Learning from the marshland:
Defensive & defined geometrical forms
The Thames estuary river-scape is characterised by the strategic location of a strong defensive line of forts, which provide an interesting precedent for historic built forms within the marshland landscapes.
Directly across the River from Northfleet lays Tilbury Fort, which is one of the finest surviving 17th Century forts in England. The earliest version of the fort, comprising a small blockhouse with artillery covering the river, was constructed by King Henry VIII to protect London against potential attack from France. Similarly there is a block-house opposite in Gravesend, forming a strategic defensive ‘gate’ across the river.
King Charles II’s Chief Engineer, a Dutchman called Sir Bernard de Gomme, was commissioned to develop Tilbury Fort’s defences further. The result was a large, five-sided, star-shaped fort with four angular bastions, revetted in brick, with an outer curtain of defences, including two moats and a redoubt and two new gatehouses to defend the entrance from the north. The interior of the fort was raised up above the level of the marshes to prevent flooding, and barracks and other buildings were constructed inside.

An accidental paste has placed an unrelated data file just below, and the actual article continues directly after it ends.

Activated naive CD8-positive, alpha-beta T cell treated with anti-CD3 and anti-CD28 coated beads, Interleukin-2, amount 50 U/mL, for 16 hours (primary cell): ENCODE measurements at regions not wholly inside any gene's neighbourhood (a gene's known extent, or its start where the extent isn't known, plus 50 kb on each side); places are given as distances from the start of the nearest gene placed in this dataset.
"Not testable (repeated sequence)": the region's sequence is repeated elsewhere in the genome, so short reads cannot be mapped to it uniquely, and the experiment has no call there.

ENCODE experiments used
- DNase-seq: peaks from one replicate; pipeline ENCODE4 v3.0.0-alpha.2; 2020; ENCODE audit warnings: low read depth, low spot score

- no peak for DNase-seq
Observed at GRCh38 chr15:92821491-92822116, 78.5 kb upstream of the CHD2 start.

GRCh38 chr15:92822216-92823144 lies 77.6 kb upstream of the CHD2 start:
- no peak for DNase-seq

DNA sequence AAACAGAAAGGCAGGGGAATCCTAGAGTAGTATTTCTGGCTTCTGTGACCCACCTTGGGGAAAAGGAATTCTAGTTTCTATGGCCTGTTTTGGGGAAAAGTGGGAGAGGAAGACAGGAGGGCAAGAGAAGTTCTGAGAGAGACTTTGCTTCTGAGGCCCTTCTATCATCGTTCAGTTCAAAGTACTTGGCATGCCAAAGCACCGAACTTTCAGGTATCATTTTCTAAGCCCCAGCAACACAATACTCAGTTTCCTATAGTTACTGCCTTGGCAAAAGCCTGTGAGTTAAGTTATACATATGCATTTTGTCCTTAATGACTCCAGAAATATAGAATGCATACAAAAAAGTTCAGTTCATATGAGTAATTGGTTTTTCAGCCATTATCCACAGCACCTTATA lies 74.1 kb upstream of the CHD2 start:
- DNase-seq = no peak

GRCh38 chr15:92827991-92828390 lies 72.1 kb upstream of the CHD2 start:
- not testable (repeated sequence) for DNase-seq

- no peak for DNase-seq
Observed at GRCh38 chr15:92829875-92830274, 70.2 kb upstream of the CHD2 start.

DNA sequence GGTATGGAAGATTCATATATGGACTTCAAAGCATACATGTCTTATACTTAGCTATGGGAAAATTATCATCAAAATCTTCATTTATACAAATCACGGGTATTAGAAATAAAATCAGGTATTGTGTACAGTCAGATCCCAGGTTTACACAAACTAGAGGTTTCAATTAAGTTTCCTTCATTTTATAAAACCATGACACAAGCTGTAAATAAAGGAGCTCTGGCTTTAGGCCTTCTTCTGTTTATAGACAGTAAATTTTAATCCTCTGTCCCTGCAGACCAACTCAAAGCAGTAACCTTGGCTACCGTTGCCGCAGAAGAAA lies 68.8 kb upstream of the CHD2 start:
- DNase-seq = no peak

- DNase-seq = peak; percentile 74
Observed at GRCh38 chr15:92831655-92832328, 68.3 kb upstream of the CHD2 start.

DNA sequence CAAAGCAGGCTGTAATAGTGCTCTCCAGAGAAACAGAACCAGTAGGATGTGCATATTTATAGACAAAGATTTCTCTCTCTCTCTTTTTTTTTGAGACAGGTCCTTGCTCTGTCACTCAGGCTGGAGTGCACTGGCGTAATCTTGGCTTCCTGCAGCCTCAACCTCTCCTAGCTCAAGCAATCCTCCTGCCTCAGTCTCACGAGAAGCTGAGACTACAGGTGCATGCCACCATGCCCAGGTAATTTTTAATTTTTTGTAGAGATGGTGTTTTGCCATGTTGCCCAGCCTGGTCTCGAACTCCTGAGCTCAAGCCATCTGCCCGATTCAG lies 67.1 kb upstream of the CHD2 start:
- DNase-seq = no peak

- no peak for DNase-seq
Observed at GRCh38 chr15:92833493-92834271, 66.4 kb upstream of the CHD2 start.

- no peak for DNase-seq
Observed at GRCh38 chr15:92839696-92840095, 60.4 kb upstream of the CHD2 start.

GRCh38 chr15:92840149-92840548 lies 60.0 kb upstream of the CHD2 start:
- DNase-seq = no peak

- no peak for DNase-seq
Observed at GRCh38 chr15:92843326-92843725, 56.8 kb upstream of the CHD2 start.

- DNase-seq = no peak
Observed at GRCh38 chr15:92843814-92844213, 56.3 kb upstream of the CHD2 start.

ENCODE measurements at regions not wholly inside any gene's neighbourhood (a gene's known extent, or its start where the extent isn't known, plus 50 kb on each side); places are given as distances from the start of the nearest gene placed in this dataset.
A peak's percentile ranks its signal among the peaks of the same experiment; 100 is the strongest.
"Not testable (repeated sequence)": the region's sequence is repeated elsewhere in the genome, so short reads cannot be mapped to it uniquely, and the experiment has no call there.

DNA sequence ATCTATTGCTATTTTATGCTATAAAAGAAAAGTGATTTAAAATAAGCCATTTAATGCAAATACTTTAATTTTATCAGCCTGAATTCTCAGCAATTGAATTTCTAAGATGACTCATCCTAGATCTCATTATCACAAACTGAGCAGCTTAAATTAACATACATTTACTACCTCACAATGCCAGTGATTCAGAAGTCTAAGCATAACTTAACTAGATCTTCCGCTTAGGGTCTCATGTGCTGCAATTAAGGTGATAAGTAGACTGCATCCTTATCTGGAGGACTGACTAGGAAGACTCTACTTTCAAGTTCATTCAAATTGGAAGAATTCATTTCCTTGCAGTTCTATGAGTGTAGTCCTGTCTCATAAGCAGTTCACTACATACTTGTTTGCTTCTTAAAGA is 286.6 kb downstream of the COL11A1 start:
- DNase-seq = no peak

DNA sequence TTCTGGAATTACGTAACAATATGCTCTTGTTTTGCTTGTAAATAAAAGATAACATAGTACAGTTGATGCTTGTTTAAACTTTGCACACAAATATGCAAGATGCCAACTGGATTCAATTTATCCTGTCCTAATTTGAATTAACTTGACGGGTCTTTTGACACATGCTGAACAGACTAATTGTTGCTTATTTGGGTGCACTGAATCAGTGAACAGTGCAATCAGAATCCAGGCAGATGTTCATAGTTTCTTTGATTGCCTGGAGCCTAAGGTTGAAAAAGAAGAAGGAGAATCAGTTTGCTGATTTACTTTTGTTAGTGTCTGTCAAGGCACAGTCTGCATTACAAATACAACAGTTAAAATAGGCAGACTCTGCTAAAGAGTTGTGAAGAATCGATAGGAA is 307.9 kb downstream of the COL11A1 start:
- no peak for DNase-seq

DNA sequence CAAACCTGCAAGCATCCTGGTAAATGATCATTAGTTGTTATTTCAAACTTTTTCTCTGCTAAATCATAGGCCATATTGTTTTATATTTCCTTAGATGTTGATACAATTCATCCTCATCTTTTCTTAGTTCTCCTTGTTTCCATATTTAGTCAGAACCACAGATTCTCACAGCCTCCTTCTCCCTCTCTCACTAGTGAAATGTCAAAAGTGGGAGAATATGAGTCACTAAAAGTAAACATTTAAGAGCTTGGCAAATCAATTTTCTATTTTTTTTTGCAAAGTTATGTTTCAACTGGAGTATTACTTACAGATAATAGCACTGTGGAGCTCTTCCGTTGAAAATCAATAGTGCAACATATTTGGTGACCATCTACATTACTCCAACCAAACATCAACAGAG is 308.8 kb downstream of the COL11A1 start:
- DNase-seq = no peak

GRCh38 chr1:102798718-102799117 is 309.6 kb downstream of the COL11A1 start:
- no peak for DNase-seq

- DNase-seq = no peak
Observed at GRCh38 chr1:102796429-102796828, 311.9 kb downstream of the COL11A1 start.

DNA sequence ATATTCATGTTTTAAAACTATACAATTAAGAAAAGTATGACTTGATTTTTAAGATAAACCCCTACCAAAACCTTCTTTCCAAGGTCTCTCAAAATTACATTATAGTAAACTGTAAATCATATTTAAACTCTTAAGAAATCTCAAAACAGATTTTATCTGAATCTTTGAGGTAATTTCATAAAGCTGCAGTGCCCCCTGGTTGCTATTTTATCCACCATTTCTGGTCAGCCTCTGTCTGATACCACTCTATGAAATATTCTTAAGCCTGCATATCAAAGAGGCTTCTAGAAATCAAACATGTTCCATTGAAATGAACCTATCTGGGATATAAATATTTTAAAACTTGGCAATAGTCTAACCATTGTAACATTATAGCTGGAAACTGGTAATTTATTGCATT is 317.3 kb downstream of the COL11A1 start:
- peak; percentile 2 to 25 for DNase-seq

The geometric formality of these forts bounded by water, could become an urban precedent for new settlements inserted into open or low lying land.
West Tilbury Blockhouse strong form / walled
Cliffe Fort, which lies to the east of Gravesend, illustrates the strong geometry of the fort in the marshland landscape on the Thames.
Shornemead Fort looking West back towards Gravesend and Ebbsfleet
Tilbury Fort - 5 sided geometric form and a series of dykes and land forms
Source: Bing maps